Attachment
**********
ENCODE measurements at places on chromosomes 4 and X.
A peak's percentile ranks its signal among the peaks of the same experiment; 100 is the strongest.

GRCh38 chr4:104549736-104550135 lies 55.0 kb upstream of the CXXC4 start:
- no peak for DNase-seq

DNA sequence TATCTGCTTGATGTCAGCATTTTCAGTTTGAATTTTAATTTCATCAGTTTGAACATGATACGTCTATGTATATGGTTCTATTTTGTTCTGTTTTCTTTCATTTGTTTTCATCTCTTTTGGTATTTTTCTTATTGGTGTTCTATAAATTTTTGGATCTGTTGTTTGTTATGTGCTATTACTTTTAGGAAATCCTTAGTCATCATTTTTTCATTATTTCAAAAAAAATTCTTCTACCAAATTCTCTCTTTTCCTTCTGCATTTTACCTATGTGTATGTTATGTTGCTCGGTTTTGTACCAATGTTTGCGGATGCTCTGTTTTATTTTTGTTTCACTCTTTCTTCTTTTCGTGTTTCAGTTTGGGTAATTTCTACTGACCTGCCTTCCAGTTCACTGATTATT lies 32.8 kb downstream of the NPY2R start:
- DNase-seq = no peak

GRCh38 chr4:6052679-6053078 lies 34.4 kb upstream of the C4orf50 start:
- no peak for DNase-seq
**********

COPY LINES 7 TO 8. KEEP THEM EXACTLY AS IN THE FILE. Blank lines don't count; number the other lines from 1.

GRCh38 chr4:6052679-6053078 lies 34.4 kb upstream of the C4orf50 start:
- no peak for DNase-seq